In mammalian nervous systems, the excessive production of intracellular ROS causes a variety of diseases by damaging cellular components, such as DNA, lipids, and proteins. In particular, ROS-induced neuronal cell death is irreversible, so finding new antioxidant agents has been the focus of studies to research neurodegenerative diseases mediated with oxidative signaling. Glutamate-mediated toxicity is well known as a major cause to induce dysfunctions in many types of neurons via activating oxidative signaling [4, 19, 20, 21, 22]. Also, HT-22 neurons are commonly used to study oxidative glutamate toxicity because they are highly responsive to extracellular glutamate, which suppresses cystine uptake via inhibiting glutamate/cystine antiporters, resulting in oxidation-mediated neuronal cell death [4, 20, 23]. In this study, 5 mM glutamate treatment was used to increase intracellular ROS production and cause cell death in HT-22 cells (Figs. 1, 2). Under this oxidative condition, the cells would have activated several antioxidant systems, including endogenous antioxidants (e.g., glutathione and bilirubin) and antioxidant enzymes (e.g., catalase, superoxide dismutase, glutathione reductase, and HO-1) to maintain ROS homeostasis . Therefore, the MLC effects observed here may be specific for the antioxidant signaling pathways in neurons that express many types of glutamate receptors.
We previously reported that the microglia-mediated neuroprotective effects of MLC were due to the inhibition of neuronal inflammation . However, it was not clear if MLC might directly protect neurons against oxidative stress without microglia regulation. In the present study, MLC certainly suppressed glutamate-induced neuronal death, even in the absence of microglia, strongly suggesting that neuronal signaling may be sufficient for MLC to protect neuronal cells from oxidative stress (Fig. 1). Even though it is not an endogenous antioxidant factor, the neuroprotective effect of MLC seems to be due to the suppression of glutamate-increased ROS production (Fig. 2). These results are also consistent with previous studies reporting that phytochemicals exerted protective effects by activating cytoprotective proteins, including HO-1 [25, 26, 27]. Furthermore, the antioxidant effects of MLC to directly regulate HO-1 expression, as well as Nrf-2 activation, were experimentally confirmed in this study (Fig. 3). The transcription factor Nrf-2, which is normally distributed in the cytoplasm and activated by being translocated to the nucleus, actively regulates HO-1 expression by binding to ARE . Taken together, our results provide evidence that the enhanced HO-1 expression by MLC may be a key factor to inhibit glutamate-induced oxidative stress.
How does MLC regulate HO-1 expression and Nrf-2 activation? In the previous study, it has been reported that the activation of Nrf-2 was controlled by its upstream regulators, such as PI3K . The PI3K/Akt pathway is a well-known signaling cascade that regulates cellular growth and inhibits apoptotic processing in response to extracellular signals . In this pathway, PI3K has a role to phosphorylate phosphatidylinositol-(4,5) bisphosphate (PIP2) to phosphatidylinositol (3,4,5)-trisphosphate (PIP3) and activate Akt . Then, PI3K-activated Akt sequentially phosphorylates Nrf-2 to promote its translocation from the cytoplasm to the nucleus . Those reports support our results showing that MLC treatment significantly increased the expression of phosphorylated Akt, as well as Nrf-2 accumulation in the nucleus (Fig. 5). The requirement of Akt phosphorylation for the MLC effects was additionally confirmed by showing that a PI3K inhibitor (LY294002) blocked the enhancement of both HO-1 and Nrf-2 expression and reduced the neuronal viability in cells pretreated with MLC (Fig. 6). These results strongly suggest that the activation of the PI3K/Akt pathway should be preceded to activate Nrf-2 signaling which is absolutely required for antioxidant effects of MLC, consistent with previous reports [18, 28]. However, LY294002 did not completely block the MLC effects, as shown in Fig. 6, indicating that additional functions of MLC to affect another antioxidant signaling pathway may exist in neurons. Mitogen-activated protein kinases (MAPKs) and ubiquitin–proteasomes are also known to be involved in a major pathway activating Nrf2/HO-1 signaling, but their involvement was not investigated in this study [29, 30].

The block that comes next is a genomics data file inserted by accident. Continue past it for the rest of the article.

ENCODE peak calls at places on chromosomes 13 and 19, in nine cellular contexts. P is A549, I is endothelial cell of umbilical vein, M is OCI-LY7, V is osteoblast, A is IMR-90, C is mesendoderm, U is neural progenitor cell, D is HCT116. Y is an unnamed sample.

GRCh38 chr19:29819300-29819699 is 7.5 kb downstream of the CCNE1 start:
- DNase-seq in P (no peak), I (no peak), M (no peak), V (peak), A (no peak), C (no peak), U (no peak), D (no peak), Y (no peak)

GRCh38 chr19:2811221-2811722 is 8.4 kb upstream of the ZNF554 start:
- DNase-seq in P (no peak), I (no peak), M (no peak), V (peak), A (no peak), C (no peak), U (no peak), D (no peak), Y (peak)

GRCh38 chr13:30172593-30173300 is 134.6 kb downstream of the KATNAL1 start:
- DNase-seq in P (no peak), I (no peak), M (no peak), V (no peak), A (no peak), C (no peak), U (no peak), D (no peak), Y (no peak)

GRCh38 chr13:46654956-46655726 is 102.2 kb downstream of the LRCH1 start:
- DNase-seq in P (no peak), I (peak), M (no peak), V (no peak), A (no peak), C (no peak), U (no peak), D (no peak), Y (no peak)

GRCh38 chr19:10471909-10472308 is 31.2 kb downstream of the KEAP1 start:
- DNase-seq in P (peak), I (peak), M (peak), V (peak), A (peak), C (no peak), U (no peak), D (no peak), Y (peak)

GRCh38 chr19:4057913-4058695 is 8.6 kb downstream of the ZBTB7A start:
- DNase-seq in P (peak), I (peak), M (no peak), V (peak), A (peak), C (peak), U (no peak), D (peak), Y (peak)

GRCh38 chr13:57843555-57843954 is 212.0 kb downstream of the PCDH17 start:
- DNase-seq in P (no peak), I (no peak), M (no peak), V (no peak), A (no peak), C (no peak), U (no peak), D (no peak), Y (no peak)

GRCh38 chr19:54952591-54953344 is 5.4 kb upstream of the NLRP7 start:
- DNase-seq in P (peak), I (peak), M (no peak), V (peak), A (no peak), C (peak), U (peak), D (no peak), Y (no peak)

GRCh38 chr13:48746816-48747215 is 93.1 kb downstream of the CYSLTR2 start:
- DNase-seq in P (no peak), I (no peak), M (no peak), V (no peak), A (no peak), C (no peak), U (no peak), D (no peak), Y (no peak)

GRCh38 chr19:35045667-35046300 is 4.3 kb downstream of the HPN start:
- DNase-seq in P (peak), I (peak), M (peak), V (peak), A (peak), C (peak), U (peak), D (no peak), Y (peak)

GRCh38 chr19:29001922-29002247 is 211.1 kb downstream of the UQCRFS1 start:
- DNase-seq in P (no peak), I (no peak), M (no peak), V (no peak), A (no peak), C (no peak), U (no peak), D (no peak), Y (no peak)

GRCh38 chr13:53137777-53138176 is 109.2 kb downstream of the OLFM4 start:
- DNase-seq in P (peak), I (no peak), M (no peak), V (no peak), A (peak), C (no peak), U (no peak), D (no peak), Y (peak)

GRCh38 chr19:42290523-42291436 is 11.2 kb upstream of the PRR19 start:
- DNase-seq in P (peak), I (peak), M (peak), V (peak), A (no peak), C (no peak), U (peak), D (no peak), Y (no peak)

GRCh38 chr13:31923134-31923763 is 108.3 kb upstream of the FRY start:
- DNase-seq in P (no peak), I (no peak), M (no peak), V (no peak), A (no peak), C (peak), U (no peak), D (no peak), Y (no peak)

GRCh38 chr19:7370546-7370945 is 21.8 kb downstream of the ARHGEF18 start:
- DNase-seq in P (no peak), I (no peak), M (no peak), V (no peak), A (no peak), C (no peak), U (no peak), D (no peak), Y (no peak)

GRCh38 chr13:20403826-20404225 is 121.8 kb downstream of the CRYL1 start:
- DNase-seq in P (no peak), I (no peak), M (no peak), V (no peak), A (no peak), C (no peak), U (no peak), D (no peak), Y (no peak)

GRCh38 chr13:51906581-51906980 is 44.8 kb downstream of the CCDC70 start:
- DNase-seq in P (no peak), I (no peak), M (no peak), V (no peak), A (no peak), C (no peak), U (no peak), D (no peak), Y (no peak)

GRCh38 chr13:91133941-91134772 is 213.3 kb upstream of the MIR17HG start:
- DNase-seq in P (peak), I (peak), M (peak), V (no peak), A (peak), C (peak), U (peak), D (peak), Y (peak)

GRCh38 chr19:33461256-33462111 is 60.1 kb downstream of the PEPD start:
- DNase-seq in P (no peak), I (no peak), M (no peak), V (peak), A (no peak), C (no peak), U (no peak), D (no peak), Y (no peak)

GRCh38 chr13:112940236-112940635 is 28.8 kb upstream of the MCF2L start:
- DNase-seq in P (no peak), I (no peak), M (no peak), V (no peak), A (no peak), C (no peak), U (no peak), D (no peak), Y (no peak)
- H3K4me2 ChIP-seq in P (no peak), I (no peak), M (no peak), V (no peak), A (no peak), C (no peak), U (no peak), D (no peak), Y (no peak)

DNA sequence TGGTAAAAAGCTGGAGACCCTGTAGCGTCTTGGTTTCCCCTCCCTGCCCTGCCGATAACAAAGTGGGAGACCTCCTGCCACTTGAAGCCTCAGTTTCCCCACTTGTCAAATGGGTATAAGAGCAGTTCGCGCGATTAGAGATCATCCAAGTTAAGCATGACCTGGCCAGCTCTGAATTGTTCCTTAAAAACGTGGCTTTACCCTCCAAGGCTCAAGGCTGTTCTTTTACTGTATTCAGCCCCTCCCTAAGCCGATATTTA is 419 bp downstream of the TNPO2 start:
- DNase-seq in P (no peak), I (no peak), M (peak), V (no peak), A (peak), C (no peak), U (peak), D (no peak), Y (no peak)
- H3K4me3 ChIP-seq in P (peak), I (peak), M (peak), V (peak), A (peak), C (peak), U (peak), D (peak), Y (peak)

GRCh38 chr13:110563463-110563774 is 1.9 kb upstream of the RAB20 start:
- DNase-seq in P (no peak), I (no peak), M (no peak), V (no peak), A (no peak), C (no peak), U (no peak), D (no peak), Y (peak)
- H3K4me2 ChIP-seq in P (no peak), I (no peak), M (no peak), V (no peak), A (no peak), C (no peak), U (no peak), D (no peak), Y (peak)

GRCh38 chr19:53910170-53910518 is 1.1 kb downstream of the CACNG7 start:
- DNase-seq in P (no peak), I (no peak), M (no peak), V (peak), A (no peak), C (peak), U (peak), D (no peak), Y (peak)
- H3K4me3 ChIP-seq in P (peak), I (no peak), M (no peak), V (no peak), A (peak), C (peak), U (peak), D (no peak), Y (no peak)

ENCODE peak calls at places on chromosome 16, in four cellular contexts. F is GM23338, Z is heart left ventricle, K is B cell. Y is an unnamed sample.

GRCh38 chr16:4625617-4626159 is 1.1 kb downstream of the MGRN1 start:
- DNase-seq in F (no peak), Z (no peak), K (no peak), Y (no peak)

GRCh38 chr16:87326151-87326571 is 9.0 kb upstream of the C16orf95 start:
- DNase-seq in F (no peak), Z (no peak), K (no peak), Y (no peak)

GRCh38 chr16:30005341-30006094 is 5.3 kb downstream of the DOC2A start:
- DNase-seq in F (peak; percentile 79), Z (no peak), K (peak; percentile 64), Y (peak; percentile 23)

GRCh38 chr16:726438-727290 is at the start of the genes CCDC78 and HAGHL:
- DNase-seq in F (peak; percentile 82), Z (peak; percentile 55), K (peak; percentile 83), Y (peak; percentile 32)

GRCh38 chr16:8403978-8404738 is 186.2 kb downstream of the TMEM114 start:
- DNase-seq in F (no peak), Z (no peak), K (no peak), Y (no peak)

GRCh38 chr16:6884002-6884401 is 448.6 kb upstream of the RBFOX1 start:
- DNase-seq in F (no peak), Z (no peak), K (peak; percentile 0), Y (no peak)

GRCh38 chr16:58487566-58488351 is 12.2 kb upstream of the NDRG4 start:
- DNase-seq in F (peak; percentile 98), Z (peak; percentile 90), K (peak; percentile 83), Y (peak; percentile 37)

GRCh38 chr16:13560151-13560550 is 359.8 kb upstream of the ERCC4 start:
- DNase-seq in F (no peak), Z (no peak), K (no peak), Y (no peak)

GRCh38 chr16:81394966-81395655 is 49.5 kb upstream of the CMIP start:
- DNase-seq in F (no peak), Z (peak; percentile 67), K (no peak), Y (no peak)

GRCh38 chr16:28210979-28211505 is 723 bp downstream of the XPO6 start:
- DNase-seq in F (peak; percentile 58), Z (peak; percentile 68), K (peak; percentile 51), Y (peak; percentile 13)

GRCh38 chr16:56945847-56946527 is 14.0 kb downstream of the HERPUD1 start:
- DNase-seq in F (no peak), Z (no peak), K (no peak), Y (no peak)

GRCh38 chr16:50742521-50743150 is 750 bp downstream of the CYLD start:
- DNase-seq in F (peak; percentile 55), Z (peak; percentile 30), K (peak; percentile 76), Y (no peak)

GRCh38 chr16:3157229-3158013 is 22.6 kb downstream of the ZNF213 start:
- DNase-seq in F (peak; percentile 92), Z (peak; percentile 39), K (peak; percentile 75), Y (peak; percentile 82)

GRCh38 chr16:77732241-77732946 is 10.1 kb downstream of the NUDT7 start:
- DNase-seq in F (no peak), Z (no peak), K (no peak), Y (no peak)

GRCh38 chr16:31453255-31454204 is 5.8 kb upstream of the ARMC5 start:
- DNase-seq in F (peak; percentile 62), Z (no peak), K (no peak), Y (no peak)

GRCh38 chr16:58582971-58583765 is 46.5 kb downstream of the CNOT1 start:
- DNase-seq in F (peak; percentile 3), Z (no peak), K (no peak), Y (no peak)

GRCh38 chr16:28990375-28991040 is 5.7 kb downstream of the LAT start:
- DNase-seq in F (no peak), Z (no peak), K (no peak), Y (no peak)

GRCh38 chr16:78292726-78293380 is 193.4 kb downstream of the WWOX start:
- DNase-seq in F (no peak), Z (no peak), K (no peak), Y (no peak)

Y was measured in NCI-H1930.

JYP and KA who were equally contributed to this study, mainly performed experiments related with cell culture, protein detection and ROS signalings. YJC, JHL and JW performed and supported the additional experiment for protein detection. YSY supported data analysis and statistical evaluation. SYE supported the experimental design and supervised the current study. SCJ mainly supervised the current study as a corresponding author. All authors read and approved the final manuscript.
The work was supported by the National Research Foundation of Korea (NRF) Grant funded by the Korea government (MEST) (No. NRF-2016R1D1A1B0101086)
The authors declare that they have no competing interests.